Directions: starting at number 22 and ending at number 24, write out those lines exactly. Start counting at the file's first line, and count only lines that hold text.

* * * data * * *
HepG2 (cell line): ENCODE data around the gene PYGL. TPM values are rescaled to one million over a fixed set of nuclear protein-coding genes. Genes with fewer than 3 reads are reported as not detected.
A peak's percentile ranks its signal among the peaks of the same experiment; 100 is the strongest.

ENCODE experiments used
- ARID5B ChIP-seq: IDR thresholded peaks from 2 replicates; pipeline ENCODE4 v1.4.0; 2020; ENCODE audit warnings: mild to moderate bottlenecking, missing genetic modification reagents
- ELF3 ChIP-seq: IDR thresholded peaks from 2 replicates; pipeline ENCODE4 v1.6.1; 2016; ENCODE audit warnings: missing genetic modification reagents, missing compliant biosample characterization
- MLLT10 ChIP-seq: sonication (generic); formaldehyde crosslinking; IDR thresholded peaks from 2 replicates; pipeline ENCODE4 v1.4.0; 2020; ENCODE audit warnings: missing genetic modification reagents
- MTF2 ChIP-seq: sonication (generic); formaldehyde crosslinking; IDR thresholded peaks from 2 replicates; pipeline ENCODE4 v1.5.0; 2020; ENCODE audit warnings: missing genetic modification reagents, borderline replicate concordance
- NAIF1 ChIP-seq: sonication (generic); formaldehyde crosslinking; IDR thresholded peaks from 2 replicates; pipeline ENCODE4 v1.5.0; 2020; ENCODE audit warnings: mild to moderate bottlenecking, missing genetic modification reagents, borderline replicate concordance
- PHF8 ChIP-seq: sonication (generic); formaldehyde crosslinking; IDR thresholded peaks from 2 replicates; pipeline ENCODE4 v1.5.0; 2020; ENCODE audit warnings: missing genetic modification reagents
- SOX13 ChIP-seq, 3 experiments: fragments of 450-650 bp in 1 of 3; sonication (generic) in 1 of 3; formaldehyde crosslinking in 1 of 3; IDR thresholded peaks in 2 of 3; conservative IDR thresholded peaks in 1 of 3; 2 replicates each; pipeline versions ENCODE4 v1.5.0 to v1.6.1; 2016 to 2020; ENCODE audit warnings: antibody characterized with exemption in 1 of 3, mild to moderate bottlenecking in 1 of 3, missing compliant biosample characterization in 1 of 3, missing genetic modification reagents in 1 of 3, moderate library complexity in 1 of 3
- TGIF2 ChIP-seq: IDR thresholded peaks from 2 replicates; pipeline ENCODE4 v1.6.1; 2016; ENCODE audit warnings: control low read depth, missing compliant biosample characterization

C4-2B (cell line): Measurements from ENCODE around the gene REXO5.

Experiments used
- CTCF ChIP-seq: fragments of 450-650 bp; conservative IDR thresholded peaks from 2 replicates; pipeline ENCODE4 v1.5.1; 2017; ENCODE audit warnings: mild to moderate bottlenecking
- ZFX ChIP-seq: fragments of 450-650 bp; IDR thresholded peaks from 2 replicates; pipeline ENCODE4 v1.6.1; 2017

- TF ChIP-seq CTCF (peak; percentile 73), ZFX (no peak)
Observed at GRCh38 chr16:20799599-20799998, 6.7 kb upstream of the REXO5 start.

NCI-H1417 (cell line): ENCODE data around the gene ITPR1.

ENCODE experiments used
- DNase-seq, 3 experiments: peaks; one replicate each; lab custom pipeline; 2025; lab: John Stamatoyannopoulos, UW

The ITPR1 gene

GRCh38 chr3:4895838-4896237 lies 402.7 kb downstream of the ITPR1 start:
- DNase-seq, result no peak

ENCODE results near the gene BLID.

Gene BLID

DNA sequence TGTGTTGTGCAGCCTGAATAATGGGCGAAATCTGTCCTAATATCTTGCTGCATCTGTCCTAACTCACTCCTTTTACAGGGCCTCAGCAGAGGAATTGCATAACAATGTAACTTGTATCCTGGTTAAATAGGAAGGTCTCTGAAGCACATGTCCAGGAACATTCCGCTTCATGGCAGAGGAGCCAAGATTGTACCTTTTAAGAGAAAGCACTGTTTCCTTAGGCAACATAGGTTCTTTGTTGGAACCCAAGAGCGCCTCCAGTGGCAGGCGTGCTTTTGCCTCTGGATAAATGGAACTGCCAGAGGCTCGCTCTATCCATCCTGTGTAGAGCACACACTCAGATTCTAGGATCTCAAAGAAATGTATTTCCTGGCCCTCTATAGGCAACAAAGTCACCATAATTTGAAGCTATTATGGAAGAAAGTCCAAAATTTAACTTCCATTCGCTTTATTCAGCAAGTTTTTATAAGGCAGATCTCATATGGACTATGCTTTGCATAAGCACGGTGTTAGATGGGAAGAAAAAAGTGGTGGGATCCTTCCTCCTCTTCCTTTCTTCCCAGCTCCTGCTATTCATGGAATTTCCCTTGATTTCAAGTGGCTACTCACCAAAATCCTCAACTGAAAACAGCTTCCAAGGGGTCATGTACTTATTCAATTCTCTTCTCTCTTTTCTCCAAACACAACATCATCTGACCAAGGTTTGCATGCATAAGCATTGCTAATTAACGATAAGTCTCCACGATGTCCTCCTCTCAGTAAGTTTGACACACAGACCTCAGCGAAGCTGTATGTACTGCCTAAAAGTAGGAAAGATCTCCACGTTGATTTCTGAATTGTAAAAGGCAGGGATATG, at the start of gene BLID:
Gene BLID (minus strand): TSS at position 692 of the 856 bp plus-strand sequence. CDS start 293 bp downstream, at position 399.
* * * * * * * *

GRCh38 chr3:4895838-4896237 lies 402.7 kb downstream of the ITPR1 start:
- DNase-seq, result no peak

ENCODE results near the gene BLID.